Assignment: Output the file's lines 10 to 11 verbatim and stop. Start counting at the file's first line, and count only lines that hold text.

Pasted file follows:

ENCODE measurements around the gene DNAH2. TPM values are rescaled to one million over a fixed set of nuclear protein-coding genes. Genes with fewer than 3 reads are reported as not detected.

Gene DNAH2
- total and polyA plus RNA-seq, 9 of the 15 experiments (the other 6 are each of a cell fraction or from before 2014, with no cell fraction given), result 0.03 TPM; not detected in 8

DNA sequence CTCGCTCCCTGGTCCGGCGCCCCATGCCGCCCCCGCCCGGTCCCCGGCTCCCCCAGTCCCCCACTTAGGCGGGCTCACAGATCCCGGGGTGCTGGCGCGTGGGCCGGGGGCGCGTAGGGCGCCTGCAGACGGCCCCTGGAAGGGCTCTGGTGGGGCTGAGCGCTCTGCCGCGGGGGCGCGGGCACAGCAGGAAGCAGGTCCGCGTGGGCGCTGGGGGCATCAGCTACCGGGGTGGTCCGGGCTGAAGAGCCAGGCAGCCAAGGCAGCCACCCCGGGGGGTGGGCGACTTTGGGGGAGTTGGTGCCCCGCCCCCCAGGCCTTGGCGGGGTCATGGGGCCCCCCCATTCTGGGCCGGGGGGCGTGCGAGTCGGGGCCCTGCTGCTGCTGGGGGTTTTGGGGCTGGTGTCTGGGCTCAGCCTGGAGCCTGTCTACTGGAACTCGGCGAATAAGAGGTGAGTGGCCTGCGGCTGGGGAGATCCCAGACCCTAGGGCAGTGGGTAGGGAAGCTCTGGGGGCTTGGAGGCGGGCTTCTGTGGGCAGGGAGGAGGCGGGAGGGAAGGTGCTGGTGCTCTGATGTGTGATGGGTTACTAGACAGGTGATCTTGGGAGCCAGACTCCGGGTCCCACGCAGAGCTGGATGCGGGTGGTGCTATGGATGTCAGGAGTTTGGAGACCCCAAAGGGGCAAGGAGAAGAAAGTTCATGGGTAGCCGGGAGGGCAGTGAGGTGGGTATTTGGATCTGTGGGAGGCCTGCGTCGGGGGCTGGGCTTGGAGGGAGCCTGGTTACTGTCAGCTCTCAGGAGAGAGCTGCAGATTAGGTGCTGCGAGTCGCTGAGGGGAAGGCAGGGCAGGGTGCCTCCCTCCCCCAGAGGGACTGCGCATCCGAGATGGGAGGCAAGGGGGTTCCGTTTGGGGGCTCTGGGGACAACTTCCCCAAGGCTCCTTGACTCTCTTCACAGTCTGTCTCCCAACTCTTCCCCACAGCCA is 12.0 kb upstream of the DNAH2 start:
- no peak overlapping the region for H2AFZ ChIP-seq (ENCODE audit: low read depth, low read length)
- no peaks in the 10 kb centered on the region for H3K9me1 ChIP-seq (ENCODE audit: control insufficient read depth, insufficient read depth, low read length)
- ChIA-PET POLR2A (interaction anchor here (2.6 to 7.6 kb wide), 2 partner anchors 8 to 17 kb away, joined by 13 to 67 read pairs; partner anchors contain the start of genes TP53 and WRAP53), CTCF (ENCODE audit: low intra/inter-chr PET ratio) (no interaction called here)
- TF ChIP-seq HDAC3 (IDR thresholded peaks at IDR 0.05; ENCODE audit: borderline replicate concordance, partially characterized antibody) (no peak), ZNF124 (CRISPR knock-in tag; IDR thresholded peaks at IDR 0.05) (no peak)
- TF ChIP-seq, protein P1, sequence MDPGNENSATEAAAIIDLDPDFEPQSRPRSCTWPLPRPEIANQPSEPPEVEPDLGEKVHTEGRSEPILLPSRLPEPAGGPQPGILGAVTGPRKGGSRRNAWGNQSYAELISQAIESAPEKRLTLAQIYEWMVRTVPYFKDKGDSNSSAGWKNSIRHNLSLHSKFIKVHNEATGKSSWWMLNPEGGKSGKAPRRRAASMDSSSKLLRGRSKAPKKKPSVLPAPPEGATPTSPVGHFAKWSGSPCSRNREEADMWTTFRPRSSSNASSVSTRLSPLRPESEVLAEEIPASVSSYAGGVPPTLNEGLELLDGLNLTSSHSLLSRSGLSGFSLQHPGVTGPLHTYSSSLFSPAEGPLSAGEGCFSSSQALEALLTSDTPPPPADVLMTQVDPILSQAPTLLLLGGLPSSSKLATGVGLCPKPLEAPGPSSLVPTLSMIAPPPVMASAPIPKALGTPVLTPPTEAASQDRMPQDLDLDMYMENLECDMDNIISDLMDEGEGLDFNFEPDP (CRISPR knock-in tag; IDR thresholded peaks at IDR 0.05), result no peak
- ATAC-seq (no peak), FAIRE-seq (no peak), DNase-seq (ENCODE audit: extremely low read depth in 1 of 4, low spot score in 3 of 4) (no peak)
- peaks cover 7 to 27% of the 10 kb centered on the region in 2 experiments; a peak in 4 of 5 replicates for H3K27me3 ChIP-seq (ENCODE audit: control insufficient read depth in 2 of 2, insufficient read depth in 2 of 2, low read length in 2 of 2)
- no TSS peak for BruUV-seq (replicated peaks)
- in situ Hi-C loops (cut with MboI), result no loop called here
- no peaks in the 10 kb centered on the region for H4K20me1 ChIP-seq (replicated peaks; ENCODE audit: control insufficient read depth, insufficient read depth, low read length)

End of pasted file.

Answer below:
- ATAC-seq (no peak), FAIRE-seq (no peak), DNase-seq (ENCODE audit: extremely low read depth in 1 of 4, low spot score in 3 of 4) (no peak)
- peaks cover 7 to 27% of the 10 kb centered on the region in 2 experiments; a peak in 4 of 5 replicates for H3K27me3 ChIP-seq (ENCODE audit: control insufficient read depth in 2 of 2, insufficient read depth in 2 of 2, low read length in 2 of 2)